The stem 14 is inserted further into the inner hollow cavity 22 of the bulb 12 as compared to current aspirators due to its longer length. The greater length of the stem 14 prevents the combination of the tip 16 secured to the stem 14 from becoming a choking hazard and helps prevent nasal passage discharge from being suctioned into the inner hollow cavity 22 of the bulb 12. By the longer length of the stem 14, the discharge is captured in the lumen 24 rather than in the cavity 22. The nasal aspirator 10 can then be cleaned by simply removing the stem 14 from the opening 18 in the bulb 12 and washing the stem 14 and the tip 16.
A nasal aspirator in the shape of an animal is more likely to be inviting and well received by a child due to the child's association with the familiar features incorporated into its design. Additionally, the current nasal aspirator does not create a choking hazard even when the tip and stem are removed from the bulb. Ultrasonically welding the tip to the stem, in addition to using adhesive, makes it much less likely that the tip would separate from the stem and become a choking hazard. The longer length of the stem, in addition to avoiding a choking hazard, improves the serviceability of the nasal aspirator by making it easier to clean. Nasal discharge from use of the aspirator is more likely to remain within the longer length of the stem, which is easier to clean, rather than being deposited along the inner surface of the bulb in the inner hollow cavity. The bulb also provides a ribbed opening to improve the seal formed between the bulb and the stem and thus increases the suction capability of the aspirator.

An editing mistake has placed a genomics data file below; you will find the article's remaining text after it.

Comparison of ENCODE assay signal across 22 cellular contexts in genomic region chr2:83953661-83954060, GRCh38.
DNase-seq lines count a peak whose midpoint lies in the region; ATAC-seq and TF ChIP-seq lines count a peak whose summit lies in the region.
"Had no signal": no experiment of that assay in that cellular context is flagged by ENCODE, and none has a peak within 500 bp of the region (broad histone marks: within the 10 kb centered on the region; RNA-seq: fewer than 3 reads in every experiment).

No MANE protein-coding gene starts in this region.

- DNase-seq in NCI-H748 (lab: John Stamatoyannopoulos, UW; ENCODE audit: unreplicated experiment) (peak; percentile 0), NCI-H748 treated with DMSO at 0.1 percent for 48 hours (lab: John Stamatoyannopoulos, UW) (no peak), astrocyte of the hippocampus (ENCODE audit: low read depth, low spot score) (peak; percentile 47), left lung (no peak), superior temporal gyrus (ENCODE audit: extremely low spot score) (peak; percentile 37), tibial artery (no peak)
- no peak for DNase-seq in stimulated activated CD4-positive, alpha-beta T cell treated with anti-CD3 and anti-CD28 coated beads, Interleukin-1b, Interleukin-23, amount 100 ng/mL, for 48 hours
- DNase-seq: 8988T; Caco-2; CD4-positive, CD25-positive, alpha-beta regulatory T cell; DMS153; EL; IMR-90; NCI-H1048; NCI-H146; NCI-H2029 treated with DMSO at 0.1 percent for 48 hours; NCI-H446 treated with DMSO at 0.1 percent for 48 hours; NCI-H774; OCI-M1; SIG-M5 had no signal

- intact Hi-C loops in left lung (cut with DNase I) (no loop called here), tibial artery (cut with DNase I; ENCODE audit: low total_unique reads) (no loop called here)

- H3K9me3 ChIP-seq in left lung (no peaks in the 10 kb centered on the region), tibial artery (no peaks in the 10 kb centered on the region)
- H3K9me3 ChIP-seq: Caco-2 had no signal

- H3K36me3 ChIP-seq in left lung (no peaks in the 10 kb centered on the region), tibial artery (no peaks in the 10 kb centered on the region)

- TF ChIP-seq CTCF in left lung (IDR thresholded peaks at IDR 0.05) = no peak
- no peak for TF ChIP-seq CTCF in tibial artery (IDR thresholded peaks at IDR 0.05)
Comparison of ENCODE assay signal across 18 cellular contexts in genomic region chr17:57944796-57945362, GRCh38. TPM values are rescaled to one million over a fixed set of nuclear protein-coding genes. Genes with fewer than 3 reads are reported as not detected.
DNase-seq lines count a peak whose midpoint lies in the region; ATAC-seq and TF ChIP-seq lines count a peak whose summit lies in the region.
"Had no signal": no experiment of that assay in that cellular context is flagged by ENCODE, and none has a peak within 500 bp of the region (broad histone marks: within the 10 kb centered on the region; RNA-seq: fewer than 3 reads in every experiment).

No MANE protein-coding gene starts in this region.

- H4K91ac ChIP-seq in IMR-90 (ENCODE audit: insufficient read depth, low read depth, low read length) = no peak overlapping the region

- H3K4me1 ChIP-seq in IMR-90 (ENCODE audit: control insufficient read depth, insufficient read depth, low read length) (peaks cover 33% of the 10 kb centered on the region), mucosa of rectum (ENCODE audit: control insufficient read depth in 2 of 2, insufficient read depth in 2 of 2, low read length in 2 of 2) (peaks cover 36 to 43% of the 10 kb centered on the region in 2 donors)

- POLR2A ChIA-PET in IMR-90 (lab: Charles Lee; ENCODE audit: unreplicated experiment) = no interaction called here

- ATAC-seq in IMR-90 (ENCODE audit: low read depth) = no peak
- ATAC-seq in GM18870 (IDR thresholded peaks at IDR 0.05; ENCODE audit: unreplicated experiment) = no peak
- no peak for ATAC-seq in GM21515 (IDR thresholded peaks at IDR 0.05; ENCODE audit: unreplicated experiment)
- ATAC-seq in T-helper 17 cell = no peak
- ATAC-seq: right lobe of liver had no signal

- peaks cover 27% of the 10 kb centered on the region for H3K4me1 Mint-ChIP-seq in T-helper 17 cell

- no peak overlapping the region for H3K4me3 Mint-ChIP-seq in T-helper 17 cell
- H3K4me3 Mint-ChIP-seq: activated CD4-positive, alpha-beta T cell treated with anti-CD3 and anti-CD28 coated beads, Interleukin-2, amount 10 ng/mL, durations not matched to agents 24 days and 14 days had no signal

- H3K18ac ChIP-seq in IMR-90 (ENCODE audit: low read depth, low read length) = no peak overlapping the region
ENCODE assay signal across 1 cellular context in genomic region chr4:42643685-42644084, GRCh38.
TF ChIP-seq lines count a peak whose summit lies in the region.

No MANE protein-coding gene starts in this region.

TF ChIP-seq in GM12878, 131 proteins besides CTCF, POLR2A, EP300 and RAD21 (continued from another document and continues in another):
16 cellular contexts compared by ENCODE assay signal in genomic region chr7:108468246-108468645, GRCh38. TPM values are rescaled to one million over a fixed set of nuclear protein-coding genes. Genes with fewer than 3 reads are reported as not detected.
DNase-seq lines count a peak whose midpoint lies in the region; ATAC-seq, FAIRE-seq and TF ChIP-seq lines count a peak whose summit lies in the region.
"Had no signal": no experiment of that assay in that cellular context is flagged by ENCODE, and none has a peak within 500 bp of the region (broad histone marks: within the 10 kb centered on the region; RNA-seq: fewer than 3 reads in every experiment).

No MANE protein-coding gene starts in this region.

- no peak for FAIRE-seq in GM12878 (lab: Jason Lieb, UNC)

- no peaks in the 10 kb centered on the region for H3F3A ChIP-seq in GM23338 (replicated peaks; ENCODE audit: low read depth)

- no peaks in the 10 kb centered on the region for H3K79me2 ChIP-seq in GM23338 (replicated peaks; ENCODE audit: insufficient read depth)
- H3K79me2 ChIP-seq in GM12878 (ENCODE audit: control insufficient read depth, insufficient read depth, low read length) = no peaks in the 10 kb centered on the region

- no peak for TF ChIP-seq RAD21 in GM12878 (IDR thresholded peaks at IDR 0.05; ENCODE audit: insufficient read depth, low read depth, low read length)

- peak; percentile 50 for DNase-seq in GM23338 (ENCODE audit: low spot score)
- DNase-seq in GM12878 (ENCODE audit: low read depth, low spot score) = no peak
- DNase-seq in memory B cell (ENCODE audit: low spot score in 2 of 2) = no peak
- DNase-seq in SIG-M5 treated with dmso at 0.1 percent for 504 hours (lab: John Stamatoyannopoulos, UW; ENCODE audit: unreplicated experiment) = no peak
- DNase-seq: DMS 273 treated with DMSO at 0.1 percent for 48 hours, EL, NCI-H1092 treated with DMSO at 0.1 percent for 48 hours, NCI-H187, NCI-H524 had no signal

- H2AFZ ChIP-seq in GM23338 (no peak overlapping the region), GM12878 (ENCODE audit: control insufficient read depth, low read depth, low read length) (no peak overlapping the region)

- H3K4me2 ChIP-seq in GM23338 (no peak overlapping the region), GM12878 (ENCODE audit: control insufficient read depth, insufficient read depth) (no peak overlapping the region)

Although the present invention has been described with reference to preferred embodiments, workers skilled in the art will recognize that changes may be made in form and detail without departing from the spirit and scope of the invention. For example, the bulb can be formed as a different animal, such as a dog, or as some other familiar object, such as a car or a block. Further, the dimensions of the aspirator or its components could also be altered.
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|U.S. Classification||604/19, 128/200.22, 604/37, 604/98.02|
|Cooperative Classification||A61M1/0072, A61M1/0003, A61M2205/075, A61M2210/0618, A61M2205/59|
|Jun 11, 1999||AS||Assignment|
Owner name: HEALTH & TECHNOLOGY, INC, MINNESOTA
Free format text: ASSIGNMENT OF ASSIGNORS INTEREST;ASSIGNOR:COOK, DANIEL G.;REEL/FRAME:010040/0939
Effective date: 19990610
|Jun 4, 2002||CC||Certificate of correction|
|Apr 6, 2005||REMI||Maintenance fee reminder mailed|
|Sep 16, 2005||FPAY||Fee payment|
Year of fee payment: 4
|Sep 16, 2005||SULP||Surcharge for late payment|
|Mar 30, 2009||REMI||Maintenance fee reminder mailed|
|Sep 18, 2009||LAPS||Lapse for failure to pay maintenance fees|
|Nov 10, 2009||FP||Expired due to failure to pay maintenance fee|
Effective date: 20090918